Mother of a show: Even having a daughter can't blunt all the sharp edges on comic Sandra Bernhard, who brings her one-woman show to the LBC Sept. 1.
Comic Sandra Bernhard shows off her softer side
By Patrick Sullivan
WHO'D HAVE GUESSED? Turns out comedian Sandra Bernhard is like one of those football players that confuse us so much. You know the ones: On the field, they wreak bloody havoc, ferociously demolishing the opposing team and sending quarterbacks out of the game in body bags. Then, when a timid sports reporter catches up with them later in the locker room, they turn out to be pretty regular people. A little quiet. Even sweet.
Of course, Bernhard isn't exactly tame, but she certainly isn't as edgy over the phone as you might expect from her reputation.
"I think people are a little bit intimidated by me," Bernhard admits with a laugh. "You know, I'm not exactly a wilting flower, so I think they're a little bit scared of me sometimes."
Speaking from a hotel room during a stop in San Diego, Bernhard is in the middle of explaining why she doesn't have much trouble with celebrity stalkers. But she's also just put her finger on one factor that helped catapult her out of the teeming ranks of the '80s stand-up crowd and into the world of multimedia celebrity.
It's the 45-year-old comedian's curious combination of tough talk and emotional vulnerability that keeps audiences hungry for more, whether Bernhard is delivering her humor in the form of a semi-autobiographical book (she's had three published, including the most recent, May I Kiss You on the Lips, Miss Sandra?), on television in her former role as the lesbian character on Roseanne, or in her current hugely successful stage show, which combines stand-up comedy with cabaret-style musical numbers.
Bernhard made a triumphant Broadway debut with "I'm Still Here . . . Damn It!", the show she'll be bringing to the Luther Burbank Center on Sept. 1. According to the critics, this performance piece doesn't stint on venom: The New York Times calls it "an angst-driven, foul-mouthed, poison-laced joy ride" through the worlds of fashion, rock, and religion. We expect jokes about Mariah Carey, but Bernhard even goes after Mother Teresa.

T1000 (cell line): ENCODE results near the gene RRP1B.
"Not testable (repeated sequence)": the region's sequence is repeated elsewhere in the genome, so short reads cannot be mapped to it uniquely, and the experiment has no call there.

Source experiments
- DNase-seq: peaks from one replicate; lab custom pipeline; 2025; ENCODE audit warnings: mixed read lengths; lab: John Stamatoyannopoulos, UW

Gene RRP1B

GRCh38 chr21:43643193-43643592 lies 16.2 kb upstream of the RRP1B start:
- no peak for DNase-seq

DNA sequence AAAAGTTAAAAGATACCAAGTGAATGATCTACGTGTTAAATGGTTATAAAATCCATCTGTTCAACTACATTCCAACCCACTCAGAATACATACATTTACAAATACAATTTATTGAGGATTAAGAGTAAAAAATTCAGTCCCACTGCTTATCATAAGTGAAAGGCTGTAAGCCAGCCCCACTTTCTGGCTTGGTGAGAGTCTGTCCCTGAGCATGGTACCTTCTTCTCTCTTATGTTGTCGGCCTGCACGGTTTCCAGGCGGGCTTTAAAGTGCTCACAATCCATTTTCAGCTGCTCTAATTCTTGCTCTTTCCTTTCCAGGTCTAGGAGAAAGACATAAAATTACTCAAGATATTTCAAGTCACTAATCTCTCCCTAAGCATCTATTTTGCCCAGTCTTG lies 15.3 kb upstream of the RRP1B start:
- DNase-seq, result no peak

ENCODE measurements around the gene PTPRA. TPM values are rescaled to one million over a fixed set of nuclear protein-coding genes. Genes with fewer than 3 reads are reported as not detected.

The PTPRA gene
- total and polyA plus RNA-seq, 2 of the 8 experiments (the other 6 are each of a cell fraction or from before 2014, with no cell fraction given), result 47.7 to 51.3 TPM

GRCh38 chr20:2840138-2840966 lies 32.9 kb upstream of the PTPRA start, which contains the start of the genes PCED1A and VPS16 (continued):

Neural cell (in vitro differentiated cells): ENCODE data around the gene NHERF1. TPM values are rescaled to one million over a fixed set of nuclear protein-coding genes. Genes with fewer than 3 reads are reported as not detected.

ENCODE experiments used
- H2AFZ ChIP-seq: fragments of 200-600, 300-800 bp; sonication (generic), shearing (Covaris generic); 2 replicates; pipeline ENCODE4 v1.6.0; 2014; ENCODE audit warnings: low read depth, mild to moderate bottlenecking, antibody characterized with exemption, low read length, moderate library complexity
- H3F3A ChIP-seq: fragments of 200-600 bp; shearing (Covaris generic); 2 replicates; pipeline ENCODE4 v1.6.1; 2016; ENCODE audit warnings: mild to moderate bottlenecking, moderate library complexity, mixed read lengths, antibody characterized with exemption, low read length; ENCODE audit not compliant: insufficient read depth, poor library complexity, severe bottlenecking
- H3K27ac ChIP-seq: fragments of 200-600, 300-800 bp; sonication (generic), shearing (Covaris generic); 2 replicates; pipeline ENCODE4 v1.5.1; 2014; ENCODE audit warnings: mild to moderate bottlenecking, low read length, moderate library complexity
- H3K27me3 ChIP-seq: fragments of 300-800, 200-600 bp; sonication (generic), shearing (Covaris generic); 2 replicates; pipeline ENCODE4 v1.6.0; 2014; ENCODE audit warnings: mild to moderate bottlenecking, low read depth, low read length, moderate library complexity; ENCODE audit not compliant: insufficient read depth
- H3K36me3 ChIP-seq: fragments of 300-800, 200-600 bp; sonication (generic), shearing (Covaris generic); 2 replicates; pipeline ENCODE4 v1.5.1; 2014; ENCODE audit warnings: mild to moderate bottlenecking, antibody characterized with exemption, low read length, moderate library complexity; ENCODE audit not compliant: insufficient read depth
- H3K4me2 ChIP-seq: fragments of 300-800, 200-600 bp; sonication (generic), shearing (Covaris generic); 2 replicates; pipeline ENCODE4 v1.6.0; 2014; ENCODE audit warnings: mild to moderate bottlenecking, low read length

But the emotional vulnerability is there, too. And that, according to Bernhard, may actually be more surprising to audiences who have become numb to the in-your-face antics of modern comedians.
"I tend to go against the grain because when I start to see that everybody's trying to shock, I try not to," Bernhard explains. "I just do stuff that's subtler, more emotional, and I think that shocks people.
"In one of my books, the line was 'Love is the only shocking act left on the face of the earth,' " she continues. "I think that being real, being honest, being emotional are all things that disarm people, much more than just being a smartass."
And if you want to hear this edgy comedian get really mellow, ask her about life with her 2-year-old daughter.
"You have to really cultivate your patience level to extreme highs because when they need something or want something or can't comprehend something, you have to be there to explain and be patient," Bernhard says.
Has becoming a mom changed her outlook on life? In a way, answers Bernhard.